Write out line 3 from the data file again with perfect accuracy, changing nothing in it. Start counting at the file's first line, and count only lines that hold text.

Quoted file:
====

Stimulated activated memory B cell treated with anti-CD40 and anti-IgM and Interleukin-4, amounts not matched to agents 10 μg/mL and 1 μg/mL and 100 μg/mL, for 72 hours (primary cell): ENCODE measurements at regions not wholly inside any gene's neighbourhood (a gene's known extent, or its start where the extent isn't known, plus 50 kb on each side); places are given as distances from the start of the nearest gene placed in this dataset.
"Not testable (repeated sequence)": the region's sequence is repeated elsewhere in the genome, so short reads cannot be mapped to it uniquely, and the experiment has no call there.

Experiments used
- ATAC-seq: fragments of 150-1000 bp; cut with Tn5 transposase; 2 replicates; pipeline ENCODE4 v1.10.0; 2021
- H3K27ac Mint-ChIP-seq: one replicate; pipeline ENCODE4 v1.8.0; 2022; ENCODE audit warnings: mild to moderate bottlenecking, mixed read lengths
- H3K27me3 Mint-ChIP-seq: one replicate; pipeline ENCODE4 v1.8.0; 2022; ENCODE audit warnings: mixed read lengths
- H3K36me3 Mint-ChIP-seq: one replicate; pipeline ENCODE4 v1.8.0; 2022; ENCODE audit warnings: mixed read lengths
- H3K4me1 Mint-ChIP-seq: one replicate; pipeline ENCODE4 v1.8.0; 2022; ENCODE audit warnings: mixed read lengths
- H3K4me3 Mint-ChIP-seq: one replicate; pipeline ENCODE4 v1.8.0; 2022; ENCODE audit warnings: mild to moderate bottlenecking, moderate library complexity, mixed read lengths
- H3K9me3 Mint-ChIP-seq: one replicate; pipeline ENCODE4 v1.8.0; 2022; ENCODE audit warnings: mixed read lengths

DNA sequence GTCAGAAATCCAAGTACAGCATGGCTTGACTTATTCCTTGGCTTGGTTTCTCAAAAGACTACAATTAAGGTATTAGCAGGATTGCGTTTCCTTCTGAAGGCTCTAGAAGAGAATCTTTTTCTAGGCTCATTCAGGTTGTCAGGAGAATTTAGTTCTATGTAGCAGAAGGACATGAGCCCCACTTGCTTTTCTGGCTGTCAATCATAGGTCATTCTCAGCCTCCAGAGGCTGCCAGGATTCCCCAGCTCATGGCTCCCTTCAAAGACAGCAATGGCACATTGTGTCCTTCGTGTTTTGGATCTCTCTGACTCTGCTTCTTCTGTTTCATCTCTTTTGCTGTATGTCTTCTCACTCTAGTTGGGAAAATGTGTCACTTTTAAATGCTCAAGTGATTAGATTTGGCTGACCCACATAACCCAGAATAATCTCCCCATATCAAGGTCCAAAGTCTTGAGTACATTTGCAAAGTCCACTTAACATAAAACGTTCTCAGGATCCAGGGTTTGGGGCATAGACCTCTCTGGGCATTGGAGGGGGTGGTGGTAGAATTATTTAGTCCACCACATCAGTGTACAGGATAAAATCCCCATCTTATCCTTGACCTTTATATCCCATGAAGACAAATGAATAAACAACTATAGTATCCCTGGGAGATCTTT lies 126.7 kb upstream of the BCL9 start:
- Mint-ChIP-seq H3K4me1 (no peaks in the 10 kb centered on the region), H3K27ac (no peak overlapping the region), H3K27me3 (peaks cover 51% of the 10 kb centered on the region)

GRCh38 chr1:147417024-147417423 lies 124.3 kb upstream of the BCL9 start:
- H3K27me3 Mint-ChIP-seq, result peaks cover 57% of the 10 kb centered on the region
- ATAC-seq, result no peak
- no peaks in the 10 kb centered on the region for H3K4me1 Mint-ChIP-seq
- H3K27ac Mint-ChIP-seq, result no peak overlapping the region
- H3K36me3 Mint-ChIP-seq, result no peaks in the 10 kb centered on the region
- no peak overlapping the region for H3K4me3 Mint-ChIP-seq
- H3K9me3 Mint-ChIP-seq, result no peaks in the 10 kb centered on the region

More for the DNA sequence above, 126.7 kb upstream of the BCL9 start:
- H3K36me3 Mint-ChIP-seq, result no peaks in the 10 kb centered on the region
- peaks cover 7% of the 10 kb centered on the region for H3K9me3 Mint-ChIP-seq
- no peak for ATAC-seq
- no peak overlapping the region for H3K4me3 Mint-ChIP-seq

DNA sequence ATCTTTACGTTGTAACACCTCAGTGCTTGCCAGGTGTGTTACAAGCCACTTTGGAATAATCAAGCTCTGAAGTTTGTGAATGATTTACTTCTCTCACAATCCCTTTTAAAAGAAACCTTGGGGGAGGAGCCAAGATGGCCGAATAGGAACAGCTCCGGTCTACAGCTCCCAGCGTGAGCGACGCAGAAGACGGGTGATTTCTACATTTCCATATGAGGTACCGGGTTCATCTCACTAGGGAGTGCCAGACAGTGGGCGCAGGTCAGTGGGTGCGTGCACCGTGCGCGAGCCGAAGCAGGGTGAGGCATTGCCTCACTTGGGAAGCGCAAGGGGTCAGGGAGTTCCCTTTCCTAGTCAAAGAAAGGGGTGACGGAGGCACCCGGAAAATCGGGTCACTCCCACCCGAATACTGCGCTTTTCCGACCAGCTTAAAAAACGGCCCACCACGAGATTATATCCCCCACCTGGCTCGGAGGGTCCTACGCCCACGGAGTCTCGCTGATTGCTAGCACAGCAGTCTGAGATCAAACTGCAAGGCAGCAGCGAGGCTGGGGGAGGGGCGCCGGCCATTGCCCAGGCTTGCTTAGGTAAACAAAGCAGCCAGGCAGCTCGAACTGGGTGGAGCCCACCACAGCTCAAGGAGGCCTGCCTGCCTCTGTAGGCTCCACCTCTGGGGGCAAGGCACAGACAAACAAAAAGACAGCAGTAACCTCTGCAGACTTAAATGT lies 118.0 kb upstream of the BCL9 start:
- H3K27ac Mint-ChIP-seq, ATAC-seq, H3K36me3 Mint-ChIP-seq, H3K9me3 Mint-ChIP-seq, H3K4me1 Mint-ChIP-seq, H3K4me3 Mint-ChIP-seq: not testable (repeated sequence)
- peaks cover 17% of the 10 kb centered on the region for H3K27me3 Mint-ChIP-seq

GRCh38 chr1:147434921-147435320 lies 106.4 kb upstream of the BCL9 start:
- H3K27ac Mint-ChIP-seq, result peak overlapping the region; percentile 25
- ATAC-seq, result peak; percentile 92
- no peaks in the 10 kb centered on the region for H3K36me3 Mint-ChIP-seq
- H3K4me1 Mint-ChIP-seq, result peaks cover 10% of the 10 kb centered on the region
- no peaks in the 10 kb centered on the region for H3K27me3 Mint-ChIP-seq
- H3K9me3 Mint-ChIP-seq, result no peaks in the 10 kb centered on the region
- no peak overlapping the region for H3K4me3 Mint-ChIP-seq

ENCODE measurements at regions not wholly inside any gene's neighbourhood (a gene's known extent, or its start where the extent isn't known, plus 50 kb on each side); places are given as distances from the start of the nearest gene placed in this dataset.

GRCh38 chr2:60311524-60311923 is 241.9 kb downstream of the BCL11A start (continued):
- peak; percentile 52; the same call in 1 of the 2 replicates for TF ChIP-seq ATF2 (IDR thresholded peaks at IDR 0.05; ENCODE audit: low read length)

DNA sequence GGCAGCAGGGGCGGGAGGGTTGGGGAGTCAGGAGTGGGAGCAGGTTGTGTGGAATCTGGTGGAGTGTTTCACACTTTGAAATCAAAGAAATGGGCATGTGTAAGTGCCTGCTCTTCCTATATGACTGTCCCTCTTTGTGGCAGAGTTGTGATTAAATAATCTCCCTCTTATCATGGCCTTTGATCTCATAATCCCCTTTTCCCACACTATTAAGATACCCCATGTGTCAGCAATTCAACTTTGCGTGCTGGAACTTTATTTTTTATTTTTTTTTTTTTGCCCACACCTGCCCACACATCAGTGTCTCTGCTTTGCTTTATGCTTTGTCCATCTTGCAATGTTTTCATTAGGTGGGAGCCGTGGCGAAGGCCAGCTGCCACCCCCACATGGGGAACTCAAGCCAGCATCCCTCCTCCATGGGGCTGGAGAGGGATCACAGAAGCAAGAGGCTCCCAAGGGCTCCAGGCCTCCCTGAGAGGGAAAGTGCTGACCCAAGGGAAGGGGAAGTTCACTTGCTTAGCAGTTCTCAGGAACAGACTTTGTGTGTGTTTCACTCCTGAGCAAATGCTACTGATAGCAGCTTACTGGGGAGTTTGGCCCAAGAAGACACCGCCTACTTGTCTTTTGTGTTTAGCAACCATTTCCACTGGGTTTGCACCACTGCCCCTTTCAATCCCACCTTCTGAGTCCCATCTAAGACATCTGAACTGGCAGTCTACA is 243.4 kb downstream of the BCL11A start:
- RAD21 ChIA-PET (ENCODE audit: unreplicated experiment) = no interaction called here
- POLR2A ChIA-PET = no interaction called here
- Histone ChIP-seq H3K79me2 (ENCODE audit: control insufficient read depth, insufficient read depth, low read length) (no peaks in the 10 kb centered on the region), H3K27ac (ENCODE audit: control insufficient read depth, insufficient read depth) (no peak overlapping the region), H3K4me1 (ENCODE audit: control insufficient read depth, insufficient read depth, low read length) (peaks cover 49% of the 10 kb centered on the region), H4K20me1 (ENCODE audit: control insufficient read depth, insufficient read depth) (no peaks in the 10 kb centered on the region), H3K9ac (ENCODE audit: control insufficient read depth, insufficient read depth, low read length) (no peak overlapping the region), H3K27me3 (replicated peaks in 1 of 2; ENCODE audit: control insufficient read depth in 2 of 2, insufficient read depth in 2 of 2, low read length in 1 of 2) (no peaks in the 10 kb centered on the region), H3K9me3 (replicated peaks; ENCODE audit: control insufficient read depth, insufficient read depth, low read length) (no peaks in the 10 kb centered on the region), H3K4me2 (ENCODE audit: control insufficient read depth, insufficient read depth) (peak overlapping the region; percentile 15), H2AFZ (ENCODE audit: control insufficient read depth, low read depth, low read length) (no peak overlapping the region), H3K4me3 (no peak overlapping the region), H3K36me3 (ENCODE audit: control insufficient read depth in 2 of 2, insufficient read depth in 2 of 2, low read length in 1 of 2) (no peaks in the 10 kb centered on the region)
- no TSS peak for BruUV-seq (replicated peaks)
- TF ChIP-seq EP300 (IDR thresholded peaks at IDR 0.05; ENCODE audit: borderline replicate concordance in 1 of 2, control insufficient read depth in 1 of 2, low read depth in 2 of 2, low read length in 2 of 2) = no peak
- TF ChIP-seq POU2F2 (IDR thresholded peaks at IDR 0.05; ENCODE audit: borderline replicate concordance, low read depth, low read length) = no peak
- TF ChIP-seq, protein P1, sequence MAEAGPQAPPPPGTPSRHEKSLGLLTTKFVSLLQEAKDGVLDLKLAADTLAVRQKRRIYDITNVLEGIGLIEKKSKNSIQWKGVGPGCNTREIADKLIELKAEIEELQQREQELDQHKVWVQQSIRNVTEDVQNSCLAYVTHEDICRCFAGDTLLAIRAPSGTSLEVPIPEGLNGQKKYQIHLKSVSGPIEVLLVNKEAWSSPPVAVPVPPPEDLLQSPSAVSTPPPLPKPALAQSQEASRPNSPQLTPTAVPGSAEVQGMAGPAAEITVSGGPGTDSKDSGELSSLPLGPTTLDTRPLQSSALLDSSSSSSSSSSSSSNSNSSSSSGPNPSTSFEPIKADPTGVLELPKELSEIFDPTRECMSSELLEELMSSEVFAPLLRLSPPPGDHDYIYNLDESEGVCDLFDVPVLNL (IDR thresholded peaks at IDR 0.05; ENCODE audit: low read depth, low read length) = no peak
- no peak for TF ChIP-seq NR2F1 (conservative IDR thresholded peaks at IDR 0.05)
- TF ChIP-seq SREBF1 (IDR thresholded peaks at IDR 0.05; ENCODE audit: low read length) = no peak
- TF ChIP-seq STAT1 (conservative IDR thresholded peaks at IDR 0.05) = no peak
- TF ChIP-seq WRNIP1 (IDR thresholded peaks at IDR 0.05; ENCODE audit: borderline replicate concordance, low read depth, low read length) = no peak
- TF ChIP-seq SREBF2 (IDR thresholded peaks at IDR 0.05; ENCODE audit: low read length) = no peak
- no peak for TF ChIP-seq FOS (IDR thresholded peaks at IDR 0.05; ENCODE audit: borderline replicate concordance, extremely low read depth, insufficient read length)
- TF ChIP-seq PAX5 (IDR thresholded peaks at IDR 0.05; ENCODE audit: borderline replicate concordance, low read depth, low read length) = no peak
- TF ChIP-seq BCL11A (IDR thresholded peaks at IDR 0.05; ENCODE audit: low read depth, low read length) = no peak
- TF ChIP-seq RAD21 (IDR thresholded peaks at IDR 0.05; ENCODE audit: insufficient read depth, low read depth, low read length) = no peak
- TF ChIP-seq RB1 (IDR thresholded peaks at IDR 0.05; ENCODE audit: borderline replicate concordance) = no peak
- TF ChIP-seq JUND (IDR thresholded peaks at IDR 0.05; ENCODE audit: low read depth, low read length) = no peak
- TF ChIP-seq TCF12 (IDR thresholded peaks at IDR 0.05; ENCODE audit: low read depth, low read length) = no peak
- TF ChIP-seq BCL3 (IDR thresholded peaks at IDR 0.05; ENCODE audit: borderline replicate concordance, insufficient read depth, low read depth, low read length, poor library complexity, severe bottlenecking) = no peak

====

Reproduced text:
Experiments used